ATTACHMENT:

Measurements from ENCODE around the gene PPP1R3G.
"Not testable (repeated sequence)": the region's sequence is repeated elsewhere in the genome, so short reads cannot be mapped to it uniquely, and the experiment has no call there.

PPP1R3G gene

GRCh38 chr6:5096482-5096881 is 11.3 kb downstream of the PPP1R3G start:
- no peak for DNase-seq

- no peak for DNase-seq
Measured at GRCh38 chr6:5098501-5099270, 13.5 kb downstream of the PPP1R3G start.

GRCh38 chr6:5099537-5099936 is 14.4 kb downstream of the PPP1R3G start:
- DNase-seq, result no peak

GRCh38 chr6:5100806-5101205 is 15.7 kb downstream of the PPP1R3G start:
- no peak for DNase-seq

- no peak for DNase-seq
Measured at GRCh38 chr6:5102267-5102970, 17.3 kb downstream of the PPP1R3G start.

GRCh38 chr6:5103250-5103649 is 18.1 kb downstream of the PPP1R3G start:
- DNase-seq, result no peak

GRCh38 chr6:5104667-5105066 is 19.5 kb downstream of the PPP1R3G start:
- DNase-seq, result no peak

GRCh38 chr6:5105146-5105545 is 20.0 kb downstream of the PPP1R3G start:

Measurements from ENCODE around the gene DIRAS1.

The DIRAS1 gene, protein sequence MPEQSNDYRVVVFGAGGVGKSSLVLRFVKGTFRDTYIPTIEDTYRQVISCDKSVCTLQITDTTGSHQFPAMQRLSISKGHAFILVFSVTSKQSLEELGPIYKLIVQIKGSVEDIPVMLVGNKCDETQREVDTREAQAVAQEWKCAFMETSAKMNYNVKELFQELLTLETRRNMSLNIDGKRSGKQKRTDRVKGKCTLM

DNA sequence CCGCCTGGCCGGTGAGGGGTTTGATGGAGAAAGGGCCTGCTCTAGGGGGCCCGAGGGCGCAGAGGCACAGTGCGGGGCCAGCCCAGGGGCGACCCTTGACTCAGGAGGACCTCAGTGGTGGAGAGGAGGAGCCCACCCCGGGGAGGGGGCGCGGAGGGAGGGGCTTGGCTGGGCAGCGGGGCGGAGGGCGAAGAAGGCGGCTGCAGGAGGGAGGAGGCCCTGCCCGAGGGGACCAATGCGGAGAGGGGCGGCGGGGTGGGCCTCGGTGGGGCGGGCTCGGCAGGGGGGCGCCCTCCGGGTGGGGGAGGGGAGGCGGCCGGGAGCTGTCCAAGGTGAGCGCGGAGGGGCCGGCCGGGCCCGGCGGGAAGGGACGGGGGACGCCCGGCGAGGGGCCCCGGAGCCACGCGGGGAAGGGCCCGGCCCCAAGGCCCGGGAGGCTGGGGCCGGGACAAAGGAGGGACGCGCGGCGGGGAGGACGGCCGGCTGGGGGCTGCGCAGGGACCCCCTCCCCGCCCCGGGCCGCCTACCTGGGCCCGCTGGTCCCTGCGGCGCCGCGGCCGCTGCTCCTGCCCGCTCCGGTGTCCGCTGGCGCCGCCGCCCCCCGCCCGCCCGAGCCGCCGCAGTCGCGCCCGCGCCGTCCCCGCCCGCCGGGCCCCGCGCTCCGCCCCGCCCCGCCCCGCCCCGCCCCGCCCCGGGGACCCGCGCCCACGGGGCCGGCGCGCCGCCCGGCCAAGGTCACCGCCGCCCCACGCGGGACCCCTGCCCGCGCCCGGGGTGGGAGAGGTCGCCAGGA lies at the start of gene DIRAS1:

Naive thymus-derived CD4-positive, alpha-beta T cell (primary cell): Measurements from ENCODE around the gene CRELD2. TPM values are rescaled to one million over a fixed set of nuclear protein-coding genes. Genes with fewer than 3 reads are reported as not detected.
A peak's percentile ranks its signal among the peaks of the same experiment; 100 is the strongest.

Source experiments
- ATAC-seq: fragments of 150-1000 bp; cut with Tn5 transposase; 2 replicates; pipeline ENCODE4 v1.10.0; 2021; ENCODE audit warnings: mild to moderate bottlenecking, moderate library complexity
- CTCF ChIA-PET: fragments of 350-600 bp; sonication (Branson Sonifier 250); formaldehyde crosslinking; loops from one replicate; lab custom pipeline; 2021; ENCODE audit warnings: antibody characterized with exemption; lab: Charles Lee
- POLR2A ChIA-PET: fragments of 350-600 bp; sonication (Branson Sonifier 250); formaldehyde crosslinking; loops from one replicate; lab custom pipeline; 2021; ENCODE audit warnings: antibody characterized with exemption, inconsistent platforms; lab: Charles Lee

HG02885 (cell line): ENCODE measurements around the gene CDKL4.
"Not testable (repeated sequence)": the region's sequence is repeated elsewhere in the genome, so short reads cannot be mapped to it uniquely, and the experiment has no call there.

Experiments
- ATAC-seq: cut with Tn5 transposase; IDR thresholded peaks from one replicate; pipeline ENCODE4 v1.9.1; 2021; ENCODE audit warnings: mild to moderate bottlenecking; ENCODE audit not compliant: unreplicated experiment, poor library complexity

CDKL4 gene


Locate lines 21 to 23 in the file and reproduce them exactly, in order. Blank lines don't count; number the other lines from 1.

DNA sequence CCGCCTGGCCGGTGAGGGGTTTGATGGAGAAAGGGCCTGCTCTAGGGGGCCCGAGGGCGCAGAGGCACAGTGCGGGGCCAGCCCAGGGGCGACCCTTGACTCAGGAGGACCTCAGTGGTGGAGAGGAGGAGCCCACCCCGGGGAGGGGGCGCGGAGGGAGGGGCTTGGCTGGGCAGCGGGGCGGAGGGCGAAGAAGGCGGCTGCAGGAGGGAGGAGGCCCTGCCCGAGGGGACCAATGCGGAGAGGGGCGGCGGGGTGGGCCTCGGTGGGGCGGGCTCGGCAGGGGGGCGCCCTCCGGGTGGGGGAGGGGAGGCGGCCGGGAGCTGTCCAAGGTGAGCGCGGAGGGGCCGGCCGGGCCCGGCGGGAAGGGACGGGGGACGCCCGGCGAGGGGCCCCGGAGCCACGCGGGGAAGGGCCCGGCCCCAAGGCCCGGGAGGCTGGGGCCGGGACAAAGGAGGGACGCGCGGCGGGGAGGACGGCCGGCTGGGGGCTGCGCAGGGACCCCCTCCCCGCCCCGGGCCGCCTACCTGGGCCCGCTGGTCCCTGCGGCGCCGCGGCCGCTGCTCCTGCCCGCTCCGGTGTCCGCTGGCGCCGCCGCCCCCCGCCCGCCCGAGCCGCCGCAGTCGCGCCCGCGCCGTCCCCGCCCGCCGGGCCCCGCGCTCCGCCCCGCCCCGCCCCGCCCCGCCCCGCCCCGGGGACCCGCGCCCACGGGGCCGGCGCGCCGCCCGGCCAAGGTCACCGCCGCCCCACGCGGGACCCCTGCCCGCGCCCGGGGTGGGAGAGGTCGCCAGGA lies at the start of gene DIRAS1:

Naive thymus-derived CD4-positive, alpha-beta T cell (primary cell): Measurements from ENCODE around the gene CRELD2. TPM values are rescaled to one million over a fixed set of nuclear protein-coding genes. Genes with fewer than 3 reads are reported as not detected.
A peak's percentile ranks its signal among the peaks of the same experiment; 100 is the strongest.